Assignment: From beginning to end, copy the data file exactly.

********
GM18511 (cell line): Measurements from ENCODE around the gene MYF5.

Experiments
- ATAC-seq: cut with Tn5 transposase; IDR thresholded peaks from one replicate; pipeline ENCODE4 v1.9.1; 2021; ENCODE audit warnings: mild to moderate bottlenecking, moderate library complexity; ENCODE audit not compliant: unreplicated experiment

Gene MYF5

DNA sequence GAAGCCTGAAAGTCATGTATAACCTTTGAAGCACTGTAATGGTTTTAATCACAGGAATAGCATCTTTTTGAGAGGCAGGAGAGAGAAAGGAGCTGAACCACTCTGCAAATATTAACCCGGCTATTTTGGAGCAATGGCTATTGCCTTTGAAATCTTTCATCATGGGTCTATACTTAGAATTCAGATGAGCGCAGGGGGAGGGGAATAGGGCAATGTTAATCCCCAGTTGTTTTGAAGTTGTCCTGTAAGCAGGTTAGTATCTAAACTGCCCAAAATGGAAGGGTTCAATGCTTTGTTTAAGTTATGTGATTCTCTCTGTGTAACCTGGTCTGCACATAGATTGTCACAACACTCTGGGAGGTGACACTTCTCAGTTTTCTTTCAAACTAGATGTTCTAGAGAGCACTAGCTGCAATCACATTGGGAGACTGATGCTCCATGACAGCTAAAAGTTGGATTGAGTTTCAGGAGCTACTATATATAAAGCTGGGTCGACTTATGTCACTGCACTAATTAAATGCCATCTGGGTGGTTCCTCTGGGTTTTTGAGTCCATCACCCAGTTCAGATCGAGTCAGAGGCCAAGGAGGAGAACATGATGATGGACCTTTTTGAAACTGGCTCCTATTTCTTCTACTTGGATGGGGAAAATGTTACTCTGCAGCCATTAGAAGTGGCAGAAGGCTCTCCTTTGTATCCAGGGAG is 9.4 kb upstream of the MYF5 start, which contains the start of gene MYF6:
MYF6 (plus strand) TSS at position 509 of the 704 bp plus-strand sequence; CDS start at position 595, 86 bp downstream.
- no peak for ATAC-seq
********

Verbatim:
GM18511 (cell line): Measurements from ENCODE around the gene MYF5.

Experiments
- ATAC-seq: cut with Tn5 transposase; IDR thresholded peaks from one replicate; pipeline ENCODE4 v1.9.1; 2021; ENCODE audit warnings: mild to moderate bottlenecking, moderate library complexity; ENCODE audit not compliant: unreplicated experiment

Gene MYF5

DNA sequence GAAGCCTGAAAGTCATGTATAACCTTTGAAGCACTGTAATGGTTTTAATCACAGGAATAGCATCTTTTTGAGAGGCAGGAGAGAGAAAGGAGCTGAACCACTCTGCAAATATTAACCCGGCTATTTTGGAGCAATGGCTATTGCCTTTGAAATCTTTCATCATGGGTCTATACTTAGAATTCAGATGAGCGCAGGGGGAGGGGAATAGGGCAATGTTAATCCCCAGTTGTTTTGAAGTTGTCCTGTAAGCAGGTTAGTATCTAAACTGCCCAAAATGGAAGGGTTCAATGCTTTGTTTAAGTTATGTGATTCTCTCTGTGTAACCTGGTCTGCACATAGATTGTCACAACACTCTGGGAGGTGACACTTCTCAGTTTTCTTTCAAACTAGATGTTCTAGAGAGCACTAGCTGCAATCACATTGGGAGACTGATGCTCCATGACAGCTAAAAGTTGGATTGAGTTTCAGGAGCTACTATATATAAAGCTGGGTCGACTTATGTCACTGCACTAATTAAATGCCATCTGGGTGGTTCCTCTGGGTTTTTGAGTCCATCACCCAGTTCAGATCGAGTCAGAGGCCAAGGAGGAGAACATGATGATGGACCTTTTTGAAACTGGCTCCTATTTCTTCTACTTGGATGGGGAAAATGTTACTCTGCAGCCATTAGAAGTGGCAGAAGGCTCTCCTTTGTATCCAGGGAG is 9.4 kb upstream of the MYF5 start, which contains the start of gene MYF6:
MYF6 (plus strand) TSS at position 509 of the 704 bp plus-strand sequence; CDS start at position 595, 86 bp downstream.
- no peak for ATAC-seq